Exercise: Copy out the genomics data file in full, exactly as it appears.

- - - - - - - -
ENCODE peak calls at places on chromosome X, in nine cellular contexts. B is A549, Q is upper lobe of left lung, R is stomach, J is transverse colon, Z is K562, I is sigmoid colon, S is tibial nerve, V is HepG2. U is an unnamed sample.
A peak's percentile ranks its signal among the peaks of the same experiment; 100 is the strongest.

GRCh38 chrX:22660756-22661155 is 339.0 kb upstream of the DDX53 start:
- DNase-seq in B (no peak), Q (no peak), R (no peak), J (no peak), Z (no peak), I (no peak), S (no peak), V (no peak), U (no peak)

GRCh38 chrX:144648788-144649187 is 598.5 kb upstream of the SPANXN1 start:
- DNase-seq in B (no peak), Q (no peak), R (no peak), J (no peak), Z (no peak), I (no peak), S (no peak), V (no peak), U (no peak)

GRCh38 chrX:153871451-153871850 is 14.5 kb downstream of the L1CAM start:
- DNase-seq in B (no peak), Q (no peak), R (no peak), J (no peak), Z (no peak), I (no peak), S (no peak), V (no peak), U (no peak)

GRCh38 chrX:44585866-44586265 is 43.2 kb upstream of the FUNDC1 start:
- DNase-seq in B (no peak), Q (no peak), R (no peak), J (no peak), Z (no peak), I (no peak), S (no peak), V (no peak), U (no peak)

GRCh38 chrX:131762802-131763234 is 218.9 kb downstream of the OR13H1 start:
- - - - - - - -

ENCODE peak calls at places on chromosome X, in nine cellular contexts. B is A549, Q is upper lobe of left lung, R is stomach, J is transverse colon, Z is K562, I is sigmoid colon, S is tibial nerve, V is HepG2. U is an unnamed sample.
A peak's percentile ranks its signal among the peaks of the same experiment; 100 is the strongest.

GRCh38 chrX:22660756-22661155 is 339.0 kb upstream of the DDX53 start:
- DNase-seq in B (no peak), Q (no peak), R (no peak), J (no peak), Z (no peak), I (no peak), S (no peak), V (no peak), U (no peak)

GRCh38 chrX:144648788-144649187 is 598.5 kb upstream of the SPANXN1 start:
- DNase-seq in B (no peak), Q (no peak), R (no peak), J (no peak), Z (no peak), I (no peak), S (no peak), V (no peak), U (no peak)

GRCh38 chrX:153871451-153871850 is 14.5 kb downstream of the L1CAM start:
- DNase-seq in B (no peak), Q (no peak), R (no peak), J (no peak), Z (no peak), I (no peak), S (no peak), V (no peak), U (no peak)

GRCh38 chrX:44585866-44586265 is 43.2 kb upstream of the FUNDC1 start:
- DNase-seq in B (no peak), Q (no peak), R (no peak), J (no peak), Z (no peak), I (no peak), S (no peak), V (no peak), U (no peak)

GRCh38 chrX:131762802-131763234 is 218.9 kb downstream of the OR13H1 start: